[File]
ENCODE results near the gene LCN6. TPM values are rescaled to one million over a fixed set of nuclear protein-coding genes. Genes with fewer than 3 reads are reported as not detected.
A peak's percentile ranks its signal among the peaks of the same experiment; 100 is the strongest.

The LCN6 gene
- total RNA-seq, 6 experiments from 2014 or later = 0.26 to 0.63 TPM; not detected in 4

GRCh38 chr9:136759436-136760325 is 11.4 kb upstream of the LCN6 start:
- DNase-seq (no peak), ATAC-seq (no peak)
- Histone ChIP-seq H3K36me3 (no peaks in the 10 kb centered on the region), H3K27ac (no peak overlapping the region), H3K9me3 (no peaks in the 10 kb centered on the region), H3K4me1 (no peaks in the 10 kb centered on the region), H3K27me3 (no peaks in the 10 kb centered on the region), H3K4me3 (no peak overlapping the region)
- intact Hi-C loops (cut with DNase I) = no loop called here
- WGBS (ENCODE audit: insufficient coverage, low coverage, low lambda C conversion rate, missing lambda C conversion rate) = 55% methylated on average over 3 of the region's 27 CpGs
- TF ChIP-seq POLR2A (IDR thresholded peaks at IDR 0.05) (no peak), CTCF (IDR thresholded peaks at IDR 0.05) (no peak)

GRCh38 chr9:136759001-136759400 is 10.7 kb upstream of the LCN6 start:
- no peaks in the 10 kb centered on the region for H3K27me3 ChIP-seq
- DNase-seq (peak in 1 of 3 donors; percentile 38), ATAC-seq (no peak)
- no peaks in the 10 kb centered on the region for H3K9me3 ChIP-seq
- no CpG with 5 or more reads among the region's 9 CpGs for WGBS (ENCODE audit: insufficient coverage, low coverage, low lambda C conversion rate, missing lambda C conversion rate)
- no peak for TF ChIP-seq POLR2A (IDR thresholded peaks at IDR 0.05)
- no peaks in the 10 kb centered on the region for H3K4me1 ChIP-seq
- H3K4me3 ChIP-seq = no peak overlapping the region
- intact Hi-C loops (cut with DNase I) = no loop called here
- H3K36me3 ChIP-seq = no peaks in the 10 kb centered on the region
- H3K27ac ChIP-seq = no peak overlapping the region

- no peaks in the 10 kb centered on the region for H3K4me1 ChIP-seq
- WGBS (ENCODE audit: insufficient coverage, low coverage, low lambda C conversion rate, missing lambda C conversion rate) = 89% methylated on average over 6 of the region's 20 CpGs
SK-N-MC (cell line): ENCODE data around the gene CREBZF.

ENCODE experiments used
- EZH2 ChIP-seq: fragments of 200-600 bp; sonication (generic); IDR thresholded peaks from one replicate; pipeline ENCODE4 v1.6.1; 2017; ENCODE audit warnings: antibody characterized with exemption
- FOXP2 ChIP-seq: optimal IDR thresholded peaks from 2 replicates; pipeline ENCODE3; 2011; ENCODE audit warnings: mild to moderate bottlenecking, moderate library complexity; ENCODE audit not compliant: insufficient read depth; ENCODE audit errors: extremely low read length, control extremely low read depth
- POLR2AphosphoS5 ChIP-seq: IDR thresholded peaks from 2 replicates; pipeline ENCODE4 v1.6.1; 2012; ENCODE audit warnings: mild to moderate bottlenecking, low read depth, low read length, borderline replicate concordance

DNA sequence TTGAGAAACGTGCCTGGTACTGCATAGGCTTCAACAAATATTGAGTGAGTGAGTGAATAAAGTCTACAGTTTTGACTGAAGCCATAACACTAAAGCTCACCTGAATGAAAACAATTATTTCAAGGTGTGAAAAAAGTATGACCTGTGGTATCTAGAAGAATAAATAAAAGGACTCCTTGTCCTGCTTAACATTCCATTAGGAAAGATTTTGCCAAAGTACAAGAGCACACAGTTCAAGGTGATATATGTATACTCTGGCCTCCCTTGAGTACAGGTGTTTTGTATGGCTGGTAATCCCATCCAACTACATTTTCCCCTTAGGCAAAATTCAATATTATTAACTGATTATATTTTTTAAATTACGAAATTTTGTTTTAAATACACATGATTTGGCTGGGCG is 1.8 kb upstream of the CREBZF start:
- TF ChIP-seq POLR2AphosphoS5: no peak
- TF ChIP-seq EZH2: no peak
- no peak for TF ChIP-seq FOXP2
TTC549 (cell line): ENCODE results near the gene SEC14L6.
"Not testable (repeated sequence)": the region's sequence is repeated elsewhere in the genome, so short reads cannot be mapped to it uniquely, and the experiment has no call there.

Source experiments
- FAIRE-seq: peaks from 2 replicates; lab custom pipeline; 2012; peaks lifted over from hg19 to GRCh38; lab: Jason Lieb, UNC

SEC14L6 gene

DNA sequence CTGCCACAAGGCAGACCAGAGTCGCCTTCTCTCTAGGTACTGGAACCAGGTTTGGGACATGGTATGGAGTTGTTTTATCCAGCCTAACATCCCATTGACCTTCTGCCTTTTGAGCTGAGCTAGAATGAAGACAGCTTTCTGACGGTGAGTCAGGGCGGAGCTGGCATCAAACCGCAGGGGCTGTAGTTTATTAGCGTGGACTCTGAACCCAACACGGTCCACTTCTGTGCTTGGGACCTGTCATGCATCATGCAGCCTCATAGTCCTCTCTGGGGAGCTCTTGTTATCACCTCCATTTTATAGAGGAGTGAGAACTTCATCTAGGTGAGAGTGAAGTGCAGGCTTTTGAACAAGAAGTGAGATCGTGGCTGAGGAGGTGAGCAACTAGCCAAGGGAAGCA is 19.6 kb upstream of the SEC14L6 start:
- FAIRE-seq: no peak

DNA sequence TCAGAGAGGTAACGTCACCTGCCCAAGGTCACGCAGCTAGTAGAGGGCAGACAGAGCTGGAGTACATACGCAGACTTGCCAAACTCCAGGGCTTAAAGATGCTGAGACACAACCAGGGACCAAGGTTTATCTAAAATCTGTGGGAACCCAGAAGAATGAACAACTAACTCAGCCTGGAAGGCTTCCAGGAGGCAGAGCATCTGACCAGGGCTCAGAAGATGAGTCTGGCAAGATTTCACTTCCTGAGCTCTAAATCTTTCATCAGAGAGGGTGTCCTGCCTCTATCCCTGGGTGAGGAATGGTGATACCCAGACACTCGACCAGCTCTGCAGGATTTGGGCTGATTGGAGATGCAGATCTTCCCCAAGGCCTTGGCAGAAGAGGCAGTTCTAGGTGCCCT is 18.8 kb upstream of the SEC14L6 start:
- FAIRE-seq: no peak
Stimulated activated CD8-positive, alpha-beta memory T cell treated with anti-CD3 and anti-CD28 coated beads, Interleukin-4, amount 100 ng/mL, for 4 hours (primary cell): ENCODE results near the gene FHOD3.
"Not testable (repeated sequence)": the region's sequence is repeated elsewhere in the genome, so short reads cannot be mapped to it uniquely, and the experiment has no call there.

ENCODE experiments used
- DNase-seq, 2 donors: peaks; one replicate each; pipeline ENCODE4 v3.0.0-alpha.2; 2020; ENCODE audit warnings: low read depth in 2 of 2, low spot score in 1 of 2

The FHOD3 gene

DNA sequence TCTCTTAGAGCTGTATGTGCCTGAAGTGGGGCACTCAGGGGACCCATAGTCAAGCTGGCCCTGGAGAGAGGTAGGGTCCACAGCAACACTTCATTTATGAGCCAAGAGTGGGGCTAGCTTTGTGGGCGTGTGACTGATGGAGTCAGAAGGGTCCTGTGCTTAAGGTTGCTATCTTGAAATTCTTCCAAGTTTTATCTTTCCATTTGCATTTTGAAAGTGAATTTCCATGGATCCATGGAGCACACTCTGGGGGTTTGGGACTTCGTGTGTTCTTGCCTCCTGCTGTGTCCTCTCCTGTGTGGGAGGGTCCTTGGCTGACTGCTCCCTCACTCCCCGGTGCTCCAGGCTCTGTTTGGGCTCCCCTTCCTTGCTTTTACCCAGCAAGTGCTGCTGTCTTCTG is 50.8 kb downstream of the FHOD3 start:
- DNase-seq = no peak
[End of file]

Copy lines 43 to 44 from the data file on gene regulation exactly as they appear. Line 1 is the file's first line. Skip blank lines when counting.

"Not testable (repeated sequence)": the region's sequence is repeated elsewhere in the genome, so short reads cannot be mapped to it uniquely, and the experiment has no call there.

ENCODE experiments used